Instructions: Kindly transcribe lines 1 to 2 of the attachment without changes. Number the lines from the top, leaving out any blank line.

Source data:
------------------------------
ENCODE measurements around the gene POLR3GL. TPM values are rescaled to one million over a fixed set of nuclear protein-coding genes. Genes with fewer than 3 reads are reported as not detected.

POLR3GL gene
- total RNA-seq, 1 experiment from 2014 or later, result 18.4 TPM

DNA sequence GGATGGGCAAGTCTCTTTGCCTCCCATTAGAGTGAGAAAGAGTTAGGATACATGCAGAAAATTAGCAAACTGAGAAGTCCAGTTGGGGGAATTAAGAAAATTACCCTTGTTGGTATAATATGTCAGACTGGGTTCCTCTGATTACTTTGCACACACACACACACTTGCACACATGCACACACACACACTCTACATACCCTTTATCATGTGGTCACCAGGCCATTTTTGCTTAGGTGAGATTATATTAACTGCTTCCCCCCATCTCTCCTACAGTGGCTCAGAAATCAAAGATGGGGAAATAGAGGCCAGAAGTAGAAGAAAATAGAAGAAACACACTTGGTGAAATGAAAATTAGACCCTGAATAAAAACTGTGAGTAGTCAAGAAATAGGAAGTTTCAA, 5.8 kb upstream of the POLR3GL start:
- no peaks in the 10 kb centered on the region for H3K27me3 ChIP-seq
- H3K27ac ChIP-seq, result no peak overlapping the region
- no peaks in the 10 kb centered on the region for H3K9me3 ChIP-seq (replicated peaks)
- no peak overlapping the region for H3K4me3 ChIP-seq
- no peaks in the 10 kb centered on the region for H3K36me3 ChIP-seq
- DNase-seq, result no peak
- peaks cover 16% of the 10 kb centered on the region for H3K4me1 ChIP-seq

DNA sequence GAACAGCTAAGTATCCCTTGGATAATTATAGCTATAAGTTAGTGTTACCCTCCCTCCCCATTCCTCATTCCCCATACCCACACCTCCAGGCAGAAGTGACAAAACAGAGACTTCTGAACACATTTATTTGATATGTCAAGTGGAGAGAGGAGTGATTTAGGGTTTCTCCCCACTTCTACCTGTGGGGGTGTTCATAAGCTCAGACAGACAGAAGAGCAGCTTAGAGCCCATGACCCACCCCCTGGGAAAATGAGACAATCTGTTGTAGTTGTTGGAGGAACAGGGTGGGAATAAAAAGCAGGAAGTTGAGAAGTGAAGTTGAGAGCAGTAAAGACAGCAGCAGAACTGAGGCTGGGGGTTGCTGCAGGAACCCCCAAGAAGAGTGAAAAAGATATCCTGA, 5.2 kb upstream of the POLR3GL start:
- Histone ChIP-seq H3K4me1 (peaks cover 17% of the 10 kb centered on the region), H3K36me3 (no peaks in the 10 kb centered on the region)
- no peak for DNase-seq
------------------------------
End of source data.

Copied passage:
ENCODE measurements around the gene POLR3GL. TPM values are rescaled to one million over a fixed set of nuclear protein-coding genes. Genes with fewer than 3 reads are reported as not detected.

POLR3GL gene